The early childhood development (ECD) sector, already vulnerable and inequality-ridden, has been hit hard by the Covid-19 pandemic, subsequent regulations, and implications. The Disaster Management Act, No. 57 of 2002, as amended in March 2020, imposed lockdown regulations to combat the spread of Covid-19. ECD programmes were closed by government from 18 March 2020; and only reopened from 6 July 2020 following ECD-sector litigation. This exacerbated existing, and posed new, socioeconomic challenges. To survive, the ECD sector adapted and sought social support, although the experiences thereof were varied. International research continuously emphasises the importance of quality ECD as critical for lifelong development and a nation's socioeconomic development (UNICEF, 2014); thus, a crippled ECD sector is of great concern in South Africa. This study explored Cape Town's ECD sector challenges and experiences in the face of the Covid-19 pandemic as well as the experiences of social support offered and opportunities for enhancing effective social support in the future. Undertaking a qualitative exploratory research design, 15 ECD-centre principals and five ECD non-profit staff participated in semi-structured interviews. The research found that Covid-19 regulations triggered a snowball effect of socioeconomic challenges. Among these include unemployment, income loss, difficulties in ECD-sector reopening, hunger, malnutrition, limited child stimulation, child abuse, gender-based violence, drug and alcohol abuse, gangsterism and other criminal activity, as well as mental-health challenges affecting children, families and communities, including the ECD workforce. ECD centres were found to be a source of social support for the ECD workforce and serve as safe spaces for young children. Families, too, were found to provide critical support for children's development. During the pandemic, ECD NPOs have provided social support through information provision and capacity building. Government support included local government support, and grants and subsidies – yet, the study found that rather than support, these proved problematic with overly-cumbersome requirements, significant delays, and nonpayment. The research study showed ECD-sector social support following the onset of the Covid-19 pandemic through communities and intersectoral collaboration, including food relief, ECD forums and activism. Opportunities for effective ECD-sector support that emerged from the data, and were highlighted by ECD principals and ECD non-profit staff, included recognition of ECD and the ECD sector, empowering families and communities, scaling NPO support, and ECD workforce skills development and capacity building.
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    Open Access
    The embellishment in Mozart's keyboard music with specific application to seven of his late piano concertos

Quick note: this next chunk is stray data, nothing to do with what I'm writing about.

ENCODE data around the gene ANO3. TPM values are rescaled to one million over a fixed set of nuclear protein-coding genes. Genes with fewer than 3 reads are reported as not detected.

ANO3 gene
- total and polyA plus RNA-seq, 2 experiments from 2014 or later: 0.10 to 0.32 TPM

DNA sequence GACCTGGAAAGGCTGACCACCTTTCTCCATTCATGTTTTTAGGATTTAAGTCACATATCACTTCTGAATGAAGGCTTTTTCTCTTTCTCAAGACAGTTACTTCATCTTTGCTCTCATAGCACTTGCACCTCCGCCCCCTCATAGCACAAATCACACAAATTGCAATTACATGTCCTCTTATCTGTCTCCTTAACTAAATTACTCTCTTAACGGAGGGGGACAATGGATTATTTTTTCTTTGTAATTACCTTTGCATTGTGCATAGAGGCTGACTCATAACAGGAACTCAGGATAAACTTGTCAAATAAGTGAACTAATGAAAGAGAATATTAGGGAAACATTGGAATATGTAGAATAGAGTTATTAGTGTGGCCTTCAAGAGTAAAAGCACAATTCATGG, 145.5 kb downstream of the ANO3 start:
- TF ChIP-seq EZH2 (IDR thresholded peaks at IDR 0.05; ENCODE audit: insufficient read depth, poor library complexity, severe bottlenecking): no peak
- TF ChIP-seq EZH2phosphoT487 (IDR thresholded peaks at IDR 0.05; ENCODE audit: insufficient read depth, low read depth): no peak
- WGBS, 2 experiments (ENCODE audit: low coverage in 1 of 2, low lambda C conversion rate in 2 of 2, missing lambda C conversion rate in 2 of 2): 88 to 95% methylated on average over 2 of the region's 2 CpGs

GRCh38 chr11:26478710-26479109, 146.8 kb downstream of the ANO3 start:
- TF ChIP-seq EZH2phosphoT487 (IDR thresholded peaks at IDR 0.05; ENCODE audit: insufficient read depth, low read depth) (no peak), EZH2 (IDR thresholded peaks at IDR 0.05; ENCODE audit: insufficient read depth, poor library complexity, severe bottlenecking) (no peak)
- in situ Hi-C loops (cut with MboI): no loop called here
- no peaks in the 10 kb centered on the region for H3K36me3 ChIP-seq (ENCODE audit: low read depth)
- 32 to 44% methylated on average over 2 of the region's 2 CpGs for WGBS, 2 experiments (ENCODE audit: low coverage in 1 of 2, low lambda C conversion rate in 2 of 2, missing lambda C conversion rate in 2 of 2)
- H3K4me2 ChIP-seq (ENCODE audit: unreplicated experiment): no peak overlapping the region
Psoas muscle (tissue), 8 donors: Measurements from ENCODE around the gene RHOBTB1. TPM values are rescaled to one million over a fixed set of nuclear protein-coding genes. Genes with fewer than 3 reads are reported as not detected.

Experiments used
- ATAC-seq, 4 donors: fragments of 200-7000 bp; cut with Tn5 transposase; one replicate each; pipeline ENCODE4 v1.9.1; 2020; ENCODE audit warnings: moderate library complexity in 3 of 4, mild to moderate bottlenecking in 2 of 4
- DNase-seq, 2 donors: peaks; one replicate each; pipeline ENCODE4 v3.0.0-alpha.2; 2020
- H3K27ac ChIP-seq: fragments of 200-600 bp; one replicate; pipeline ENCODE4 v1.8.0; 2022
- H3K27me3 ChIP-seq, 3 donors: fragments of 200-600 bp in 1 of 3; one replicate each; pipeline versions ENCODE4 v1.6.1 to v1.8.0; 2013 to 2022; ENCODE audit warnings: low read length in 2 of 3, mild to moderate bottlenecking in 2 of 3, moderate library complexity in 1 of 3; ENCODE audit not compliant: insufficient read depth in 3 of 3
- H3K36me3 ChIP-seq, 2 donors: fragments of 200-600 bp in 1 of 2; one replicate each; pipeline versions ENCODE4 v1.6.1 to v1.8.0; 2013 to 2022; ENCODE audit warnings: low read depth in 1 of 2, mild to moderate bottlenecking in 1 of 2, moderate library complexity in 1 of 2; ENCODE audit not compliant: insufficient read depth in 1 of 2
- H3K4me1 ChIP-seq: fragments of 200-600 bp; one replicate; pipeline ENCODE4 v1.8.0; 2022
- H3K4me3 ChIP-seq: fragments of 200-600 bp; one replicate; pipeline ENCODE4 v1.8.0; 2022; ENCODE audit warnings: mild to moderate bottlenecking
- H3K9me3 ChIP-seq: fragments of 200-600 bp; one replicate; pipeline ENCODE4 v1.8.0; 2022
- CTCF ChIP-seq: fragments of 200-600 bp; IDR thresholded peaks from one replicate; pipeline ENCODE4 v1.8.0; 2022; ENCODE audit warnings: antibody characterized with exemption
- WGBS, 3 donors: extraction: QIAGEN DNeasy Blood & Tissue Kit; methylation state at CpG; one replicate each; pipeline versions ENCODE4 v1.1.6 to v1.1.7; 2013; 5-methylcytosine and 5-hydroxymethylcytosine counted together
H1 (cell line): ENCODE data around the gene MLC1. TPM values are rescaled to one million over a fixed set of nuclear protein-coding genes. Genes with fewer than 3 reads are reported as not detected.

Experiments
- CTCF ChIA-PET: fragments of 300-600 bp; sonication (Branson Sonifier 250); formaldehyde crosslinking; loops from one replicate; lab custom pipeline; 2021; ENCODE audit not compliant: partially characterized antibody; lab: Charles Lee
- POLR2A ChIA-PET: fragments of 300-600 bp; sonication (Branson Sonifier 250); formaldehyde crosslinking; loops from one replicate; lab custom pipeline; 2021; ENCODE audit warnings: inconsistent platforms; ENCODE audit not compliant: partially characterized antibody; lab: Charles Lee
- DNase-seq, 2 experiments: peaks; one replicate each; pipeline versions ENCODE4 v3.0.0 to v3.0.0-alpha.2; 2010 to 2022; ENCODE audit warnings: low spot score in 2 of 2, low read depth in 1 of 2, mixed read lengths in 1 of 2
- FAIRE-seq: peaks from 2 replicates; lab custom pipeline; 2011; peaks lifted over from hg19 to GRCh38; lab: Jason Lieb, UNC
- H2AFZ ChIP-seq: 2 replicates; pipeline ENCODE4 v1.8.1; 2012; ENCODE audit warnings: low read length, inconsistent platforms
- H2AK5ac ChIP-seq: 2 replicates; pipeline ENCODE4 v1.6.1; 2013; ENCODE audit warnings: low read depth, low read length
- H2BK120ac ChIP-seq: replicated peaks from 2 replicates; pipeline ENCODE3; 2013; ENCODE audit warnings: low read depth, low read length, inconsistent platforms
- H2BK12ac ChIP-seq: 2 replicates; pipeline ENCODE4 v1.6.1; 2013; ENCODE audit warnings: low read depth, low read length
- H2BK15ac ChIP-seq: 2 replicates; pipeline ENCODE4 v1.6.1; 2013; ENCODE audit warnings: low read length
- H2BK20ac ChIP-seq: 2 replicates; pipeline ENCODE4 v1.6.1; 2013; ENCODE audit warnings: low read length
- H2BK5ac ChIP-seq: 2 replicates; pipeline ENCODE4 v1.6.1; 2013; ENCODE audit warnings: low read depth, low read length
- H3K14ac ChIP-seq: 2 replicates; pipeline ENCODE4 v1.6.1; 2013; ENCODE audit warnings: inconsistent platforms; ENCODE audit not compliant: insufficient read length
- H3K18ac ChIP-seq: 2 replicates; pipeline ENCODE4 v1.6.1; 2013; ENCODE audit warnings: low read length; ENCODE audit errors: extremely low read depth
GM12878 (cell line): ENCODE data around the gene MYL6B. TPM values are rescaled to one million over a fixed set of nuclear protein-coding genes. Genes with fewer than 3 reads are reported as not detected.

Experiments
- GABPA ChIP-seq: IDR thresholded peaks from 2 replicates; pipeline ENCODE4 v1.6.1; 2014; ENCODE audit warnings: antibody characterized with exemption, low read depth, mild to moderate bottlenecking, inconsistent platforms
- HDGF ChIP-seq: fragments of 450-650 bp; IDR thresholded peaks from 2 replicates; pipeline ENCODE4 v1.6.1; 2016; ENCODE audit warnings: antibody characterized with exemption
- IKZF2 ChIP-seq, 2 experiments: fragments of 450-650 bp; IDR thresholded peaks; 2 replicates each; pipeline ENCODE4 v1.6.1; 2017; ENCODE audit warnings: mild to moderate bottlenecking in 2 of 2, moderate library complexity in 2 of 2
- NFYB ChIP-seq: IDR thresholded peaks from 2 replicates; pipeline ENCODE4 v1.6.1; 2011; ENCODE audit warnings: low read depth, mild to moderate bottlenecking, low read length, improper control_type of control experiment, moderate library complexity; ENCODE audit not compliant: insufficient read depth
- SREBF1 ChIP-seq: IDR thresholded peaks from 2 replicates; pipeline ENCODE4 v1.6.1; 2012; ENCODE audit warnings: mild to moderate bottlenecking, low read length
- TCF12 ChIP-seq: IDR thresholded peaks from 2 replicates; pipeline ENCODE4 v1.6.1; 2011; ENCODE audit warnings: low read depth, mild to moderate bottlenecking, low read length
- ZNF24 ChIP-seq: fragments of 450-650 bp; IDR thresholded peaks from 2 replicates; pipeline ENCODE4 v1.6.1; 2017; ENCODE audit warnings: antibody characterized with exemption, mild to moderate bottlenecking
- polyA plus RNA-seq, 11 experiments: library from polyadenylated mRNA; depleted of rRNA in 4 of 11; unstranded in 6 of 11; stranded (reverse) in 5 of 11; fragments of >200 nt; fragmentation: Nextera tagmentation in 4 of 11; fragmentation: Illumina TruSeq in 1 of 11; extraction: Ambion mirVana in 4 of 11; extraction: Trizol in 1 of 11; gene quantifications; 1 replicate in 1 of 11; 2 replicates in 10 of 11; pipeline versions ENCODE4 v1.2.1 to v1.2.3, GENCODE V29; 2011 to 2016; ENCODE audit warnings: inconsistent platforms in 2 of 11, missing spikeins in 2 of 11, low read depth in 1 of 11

(1996) Goodall, Shane Leslie
    Background to the study It was the practice in Mozart's day for performers to make improvisatory additions to the written text. They would add ornaments, fill in skeletal passages and decorate works according to their ability and taste. Mozart himself was well-known for his gift of improvising, which he put to good use when performing his concertos. Problem to be studied All Mozart's works published in his lifetime show a great attention to detail. He wrote out ornaments, cadenzas, and lead-ins, and embellished recurring themes. This can be seen in his keyboard sonatas and concertos. However, there are some instances where he was rushed for time when composing, and he used abbreviations, or left recurring themes unembellished. In his piano concertos written for his own performance for example, some sections have been abbreviated and need filling out. Other places require embellishment. These aspects are characteristic of the late piano concertos, and are used in this study, namely: K.466 in D minor, K.482 in Eb major, K.488 in A major, K.491 in C minor, K.503 in C major, K.537 in D major, and K.595 in B b major. The author is of the opinion that modem-day pianists may lack the improvisational skills practised in the latter part of the eighteenth century, and it is therefore problematic for them to lV realise these works fully. The embellishment of these concertos involve adding ornaments such as appoggiaturas, auxiliary notes, turns, cambiatas, echappees, passing notes and trills; filling out abbreviated areas; and improvising lead-ins where fermatas occur over the dominant harmony. Purpose of the study It is the author's aim to provide pianists performing these concertos with sufficient information to embellish these works by: supplying an index of the ornamentation used by Mozart in his keyboard works; applying this information to the piano concertos, in conjunction with suggestions and recommendations obtained form literature on the topic. Conclusions reached Once the study of Mozart's embellishment and relevant literature has been made, care must be taken when applying this information. It is equally bad to add too much embellishment as it is to add none at all. C.P .E. Bach sums up this in the following statement: Good embellishments must be distinguished from bad, the good must be correctly performed, and introduced moderately and fittingly.